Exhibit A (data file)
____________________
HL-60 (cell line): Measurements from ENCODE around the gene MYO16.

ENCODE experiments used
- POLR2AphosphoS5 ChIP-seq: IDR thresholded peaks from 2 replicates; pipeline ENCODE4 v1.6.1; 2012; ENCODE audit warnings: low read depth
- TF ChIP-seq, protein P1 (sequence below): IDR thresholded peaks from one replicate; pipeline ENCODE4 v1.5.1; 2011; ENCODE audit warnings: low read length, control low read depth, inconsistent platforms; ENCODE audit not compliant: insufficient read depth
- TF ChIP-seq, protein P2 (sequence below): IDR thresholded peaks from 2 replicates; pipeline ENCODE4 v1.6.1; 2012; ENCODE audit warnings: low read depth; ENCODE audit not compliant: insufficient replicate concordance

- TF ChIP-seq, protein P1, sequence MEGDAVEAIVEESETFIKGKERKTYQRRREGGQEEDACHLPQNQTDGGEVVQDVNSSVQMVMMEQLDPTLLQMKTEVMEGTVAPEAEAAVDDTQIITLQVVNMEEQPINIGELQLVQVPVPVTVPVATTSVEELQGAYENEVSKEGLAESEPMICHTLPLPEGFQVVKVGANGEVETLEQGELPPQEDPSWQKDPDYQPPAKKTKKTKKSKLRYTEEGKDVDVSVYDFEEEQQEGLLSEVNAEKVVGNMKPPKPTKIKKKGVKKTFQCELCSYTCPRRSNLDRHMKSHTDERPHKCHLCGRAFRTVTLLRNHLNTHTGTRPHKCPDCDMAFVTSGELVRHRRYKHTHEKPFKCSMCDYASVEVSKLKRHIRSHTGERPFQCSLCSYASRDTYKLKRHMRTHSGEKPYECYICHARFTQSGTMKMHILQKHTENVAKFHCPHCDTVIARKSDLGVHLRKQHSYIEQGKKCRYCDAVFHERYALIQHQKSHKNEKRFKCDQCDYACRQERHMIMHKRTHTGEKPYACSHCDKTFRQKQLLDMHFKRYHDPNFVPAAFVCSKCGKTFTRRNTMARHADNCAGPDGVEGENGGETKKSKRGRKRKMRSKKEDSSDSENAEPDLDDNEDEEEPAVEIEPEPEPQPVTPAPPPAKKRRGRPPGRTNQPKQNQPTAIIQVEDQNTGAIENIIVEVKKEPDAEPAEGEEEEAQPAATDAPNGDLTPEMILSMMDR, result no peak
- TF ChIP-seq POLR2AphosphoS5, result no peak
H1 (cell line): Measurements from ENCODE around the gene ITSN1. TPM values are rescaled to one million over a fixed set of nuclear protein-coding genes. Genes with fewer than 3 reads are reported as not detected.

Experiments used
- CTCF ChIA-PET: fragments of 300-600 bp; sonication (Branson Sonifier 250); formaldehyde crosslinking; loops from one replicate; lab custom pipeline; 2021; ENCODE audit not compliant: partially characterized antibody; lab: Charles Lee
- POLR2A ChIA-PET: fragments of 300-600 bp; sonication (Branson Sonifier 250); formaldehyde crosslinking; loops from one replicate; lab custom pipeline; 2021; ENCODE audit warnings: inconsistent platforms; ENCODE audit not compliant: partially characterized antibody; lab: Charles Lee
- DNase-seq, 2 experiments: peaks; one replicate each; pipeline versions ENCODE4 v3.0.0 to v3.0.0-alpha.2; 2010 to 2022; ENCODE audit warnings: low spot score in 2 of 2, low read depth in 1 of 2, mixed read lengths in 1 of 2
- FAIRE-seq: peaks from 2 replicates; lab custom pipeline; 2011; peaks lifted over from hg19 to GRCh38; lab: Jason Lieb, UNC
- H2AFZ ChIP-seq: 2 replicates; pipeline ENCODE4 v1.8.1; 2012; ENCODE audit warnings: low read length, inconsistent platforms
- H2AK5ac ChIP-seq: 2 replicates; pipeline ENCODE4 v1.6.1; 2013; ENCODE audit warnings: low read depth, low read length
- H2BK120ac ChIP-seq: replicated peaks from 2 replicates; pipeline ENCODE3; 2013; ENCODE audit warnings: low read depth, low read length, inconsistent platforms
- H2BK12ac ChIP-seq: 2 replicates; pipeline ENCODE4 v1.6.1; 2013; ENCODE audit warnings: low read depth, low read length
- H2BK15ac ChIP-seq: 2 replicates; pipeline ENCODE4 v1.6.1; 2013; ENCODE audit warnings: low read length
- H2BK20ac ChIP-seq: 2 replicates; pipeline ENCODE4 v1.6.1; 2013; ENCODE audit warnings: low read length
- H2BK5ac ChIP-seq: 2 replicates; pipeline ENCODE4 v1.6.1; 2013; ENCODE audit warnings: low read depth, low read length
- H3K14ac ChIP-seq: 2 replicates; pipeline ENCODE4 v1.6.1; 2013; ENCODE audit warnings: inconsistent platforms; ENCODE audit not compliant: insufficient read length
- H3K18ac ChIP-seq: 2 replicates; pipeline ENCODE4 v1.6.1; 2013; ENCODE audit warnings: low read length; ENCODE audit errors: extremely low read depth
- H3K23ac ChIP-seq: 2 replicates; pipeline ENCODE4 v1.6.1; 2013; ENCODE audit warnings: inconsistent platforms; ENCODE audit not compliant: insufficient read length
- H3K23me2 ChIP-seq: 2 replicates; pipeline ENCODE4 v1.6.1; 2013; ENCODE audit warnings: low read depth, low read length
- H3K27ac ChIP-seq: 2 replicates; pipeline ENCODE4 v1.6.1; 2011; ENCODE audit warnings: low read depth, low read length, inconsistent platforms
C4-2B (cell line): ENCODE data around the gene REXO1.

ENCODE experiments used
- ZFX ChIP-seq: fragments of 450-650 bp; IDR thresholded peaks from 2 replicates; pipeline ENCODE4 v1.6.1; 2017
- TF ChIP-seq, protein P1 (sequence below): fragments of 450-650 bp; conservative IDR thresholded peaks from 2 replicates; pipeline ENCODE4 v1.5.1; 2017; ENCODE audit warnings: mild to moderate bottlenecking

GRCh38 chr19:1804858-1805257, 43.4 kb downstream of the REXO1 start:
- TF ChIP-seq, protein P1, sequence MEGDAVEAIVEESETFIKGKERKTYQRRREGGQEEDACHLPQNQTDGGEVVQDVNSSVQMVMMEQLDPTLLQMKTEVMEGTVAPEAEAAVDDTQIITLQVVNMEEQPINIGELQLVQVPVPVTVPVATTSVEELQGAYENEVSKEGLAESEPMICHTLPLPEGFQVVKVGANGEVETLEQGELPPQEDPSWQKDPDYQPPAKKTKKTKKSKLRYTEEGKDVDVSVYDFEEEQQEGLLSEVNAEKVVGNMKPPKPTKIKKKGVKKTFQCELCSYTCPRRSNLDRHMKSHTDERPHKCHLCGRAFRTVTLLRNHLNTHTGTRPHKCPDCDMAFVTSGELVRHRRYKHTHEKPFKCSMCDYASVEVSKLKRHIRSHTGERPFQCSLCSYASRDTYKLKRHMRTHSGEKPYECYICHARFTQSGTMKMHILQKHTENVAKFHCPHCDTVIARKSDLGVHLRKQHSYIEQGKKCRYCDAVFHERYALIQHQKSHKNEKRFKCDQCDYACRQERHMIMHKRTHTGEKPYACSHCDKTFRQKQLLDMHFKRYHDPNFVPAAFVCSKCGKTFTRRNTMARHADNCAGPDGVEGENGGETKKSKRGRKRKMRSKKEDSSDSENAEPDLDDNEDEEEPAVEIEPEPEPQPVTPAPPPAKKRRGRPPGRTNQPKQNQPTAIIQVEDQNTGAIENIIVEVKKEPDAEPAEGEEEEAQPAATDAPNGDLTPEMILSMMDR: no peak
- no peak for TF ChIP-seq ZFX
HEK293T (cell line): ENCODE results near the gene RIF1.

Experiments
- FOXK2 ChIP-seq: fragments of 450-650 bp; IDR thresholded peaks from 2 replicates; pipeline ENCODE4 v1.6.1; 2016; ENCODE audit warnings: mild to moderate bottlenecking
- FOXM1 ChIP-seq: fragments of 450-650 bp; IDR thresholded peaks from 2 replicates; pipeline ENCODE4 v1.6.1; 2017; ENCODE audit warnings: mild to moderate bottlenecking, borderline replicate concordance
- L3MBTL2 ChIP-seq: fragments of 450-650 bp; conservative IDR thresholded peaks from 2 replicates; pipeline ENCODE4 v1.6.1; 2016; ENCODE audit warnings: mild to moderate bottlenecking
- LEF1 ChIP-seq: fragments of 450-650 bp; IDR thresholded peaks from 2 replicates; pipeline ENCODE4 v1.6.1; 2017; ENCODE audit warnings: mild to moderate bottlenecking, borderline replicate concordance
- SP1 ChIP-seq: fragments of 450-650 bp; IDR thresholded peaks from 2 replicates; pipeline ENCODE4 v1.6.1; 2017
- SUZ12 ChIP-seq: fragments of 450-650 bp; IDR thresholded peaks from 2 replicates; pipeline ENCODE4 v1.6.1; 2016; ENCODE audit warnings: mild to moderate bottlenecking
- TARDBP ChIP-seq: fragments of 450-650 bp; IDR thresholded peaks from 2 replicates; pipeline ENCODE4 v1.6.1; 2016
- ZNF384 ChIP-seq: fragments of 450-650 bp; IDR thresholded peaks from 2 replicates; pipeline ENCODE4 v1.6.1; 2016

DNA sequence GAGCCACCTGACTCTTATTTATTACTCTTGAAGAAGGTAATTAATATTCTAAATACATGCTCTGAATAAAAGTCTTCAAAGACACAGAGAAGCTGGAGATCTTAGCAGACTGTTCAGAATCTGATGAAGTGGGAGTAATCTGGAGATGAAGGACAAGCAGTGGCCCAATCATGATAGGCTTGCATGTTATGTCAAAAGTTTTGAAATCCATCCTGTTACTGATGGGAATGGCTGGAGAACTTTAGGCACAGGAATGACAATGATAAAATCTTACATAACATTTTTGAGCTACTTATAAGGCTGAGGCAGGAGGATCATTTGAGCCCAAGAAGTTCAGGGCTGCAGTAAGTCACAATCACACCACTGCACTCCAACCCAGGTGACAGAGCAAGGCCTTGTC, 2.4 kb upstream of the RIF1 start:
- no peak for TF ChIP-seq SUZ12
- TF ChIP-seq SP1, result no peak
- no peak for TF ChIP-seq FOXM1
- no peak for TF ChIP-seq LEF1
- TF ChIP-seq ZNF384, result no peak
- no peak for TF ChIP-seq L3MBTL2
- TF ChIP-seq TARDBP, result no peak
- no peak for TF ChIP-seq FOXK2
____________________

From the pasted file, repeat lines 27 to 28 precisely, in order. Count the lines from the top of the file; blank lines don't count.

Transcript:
ENCODE experiments used
- ZFX ChIP-seq: fragments of 450-650 bp; IDR thresholded peaks from 2 replicates; pipeline ENCODE4 v1.6.1; 2017